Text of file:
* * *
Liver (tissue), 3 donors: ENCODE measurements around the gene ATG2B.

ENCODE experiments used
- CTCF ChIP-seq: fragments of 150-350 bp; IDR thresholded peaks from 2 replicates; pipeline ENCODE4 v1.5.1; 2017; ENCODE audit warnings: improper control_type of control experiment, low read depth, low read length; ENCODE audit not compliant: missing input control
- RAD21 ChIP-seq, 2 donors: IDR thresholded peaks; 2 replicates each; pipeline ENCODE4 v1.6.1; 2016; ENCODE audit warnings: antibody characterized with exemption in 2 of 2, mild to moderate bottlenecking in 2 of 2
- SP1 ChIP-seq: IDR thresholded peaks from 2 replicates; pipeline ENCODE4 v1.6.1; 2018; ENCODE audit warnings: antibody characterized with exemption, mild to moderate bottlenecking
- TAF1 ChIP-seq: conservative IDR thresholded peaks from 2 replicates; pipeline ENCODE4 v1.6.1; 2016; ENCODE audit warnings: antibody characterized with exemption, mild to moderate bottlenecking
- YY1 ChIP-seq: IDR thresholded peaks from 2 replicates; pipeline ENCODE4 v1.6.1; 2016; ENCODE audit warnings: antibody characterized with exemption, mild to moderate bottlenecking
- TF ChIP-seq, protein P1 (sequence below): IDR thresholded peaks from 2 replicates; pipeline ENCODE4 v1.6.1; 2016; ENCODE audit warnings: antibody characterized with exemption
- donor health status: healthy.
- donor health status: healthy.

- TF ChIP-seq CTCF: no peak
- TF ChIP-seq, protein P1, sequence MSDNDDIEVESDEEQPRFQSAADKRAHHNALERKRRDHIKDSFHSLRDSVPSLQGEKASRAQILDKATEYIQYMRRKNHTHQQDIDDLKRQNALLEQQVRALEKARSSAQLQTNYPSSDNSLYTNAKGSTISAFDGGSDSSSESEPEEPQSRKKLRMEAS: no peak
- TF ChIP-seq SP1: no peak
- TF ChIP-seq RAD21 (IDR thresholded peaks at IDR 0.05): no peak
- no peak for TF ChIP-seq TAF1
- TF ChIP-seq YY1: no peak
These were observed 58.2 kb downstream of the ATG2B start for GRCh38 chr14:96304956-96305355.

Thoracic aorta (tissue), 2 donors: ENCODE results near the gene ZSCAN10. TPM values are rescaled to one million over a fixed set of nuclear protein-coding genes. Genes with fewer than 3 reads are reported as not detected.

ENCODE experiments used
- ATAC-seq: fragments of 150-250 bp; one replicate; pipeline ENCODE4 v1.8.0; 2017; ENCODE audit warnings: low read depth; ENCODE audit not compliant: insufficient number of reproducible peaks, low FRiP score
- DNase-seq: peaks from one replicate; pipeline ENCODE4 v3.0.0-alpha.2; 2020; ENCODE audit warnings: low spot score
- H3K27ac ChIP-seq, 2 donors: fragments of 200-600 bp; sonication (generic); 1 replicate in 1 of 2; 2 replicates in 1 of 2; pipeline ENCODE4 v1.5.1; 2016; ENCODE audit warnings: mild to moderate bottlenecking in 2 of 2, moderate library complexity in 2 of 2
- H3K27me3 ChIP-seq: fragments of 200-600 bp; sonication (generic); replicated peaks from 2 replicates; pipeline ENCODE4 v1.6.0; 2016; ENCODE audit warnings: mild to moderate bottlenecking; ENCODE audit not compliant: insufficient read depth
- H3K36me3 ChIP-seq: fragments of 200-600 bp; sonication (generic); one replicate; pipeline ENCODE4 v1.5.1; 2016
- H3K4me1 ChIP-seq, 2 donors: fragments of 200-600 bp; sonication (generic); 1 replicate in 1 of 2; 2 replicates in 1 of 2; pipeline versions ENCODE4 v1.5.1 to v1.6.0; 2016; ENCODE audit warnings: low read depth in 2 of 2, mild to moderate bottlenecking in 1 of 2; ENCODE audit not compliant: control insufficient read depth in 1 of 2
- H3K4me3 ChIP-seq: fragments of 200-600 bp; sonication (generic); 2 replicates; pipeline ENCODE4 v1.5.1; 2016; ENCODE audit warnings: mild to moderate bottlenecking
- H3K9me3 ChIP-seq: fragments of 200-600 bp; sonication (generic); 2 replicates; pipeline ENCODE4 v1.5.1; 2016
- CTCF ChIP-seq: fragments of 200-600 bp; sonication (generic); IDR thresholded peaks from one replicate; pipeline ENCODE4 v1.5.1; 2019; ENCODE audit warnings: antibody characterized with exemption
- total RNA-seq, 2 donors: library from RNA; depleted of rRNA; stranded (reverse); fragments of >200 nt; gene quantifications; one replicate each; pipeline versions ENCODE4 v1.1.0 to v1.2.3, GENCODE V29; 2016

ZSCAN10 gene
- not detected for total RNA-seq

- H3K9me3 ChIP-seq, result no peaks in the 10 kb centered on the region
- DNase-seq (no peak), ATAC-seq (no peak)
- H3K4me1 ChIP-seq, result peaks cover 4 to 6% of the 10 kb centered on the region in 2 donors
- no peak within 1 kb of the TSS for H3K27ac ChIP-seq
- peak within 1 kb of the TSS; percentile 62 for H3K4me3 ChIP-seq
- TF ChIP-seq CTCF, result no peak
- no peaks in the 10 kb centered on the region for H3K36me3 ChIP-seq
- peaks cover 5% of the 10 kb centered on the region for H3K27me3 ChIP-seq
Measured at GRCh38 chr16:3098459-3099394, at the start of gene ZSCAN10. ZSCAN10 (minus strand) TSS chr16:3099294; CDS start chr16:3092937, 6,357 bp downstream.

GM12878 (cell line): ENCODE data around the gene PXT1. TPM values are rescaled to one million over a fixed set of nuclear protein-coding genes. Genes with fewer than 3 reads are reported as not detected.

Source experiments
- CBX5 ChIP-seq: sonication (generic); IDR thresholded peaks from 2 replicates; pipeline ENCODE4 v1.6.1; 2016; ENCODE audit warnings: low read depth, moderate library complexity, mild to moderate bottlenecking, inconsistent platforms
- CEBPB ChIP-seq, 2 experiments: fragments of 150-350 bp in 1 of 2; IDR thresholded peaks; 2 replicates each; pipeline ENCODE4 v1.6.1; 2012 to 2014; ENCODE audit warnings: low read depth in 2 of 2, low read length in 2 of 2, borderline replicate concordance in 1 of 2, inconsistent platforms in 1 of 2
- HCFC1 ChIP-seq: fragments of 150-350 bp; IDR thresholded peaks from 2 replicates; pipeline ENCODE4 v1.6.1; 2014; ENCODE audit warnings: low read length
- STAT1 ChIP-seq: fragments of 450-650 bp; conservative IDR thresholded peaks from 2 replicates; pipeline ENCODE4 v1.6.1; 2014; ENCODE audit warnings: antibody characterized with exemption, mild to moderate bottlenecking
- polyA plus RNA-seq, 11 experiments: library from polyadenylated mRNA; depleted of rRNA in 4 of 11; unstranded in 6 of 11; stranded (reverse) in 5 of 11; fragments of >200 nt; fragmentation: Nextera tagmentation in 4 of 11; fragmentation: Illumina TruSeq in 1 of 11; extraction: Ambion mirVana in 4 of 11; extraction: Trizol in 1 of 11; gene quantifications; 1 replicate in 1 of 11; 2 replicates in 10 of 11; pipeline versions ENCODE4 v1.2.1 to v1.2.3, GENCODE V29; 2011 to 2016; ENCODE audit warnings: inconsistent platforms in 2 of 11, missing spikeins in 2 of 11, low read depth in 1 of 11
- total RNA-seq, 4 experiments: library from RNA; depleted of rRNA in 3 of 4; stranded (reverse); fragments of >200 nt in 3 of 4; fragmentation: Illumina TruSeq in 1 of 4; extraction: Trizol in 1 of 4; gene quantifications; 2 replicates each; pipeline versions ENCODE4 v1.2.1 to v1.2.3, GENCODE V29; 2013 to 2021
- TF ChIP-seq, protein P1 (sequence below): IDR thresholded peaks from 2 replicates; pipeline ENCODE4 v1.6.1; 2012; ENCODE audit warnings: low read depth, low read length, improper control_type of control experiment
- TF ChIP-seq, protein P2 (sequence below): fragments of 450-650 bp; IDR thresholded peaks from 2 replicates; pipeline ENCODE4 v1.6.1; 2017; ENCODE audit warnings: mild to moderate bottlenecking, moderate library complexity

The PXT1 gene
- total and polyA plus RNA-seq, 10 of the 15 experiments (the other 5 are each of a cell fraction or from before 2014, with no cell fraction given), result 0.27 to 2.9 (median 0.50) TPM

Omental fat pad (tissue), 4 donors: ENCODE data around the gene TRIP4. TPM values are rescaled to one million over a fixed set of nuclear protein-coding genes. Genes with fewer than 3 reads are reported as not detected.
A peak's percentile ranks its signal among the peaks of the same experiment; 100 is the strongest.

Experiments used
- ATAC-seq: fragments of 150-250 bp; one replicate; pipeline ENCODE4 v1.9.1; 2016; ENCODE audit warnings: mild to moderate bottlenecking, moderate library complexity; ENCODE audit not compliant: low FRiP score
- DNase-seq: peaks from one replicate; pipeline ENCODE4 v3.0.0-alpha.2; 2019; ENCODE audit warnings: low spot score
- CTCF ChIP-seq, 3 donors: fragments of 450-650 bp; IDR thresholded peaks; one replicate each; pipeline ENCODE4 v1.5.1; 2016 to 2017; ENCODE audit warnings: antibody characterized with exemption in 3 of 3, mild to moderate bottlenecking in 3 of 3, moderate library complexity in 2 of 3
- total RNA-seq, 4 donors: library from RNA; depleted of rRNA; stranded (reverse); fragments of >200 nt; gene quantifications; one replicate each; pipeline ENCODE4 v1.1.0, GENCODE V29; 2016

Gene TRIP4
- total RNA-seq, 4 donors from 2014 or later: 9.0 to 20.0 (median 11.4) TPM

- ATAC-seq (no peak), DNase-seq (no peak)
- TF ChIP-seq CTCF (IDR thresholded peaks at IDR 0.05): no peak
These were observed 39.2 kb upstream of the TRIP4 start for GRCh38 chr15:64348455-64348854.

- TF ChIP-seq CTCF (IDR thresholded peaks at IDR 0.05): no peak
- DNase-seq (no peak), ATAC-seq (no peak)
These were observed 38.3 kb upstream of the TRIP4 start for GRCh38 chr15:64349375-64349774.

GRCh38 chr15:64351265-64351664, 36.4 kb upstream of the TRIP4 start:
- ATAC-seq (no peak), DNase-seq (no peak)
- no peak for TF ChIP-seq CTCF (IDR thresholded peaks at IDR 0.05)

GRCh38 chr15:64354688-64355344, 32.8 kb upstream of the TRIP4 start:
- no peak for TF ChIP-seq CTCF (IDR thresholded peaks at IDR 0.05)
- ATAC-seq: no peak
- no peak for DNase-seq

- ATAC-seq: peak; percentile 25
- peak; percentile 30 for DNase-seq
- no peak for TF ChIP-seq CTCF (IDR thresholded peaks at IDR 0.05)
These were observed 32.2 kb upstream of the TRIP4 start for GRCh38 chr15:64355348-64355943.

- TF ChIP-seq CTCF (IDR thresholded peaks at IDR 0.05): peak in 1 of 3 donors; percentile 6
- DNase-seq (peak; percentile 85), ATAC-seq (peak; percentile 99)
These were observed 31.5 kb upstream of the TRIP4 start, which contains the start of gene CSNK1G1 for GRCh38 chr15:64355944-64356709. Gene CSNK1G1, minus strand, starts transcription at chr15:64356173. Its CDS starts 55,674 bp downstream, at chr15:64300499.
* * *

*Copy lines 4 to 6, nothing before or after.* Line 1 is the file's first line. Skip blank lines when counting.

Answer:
- RAD21 ChIP-seq, 2 donors: IDR thresholded peaks; 2 replicates each; pipeline ENCODE4 v1.6.1; 2016; ENCODE audit warnings: antibody characterized with exemption in 2 of 2, mild to moderate bottlenecking in 2 of 2
- SP1 ChIP-seq: IDR thresholded peaks from 2 replicates; pipeline ENCODE4 v1.6.1; 2018; ENCODE audit warnings: antibody characterized with exemption, mild to moderate bottlenecking
- TAF1 ChIP-seq: conservative IDR thresholded peaks from 2 replicates; pipeline ENCODE4 v1.6.1; 2016; ENCODE audit warnings: antibody characterized with exemption, mild to moderate bottlenecking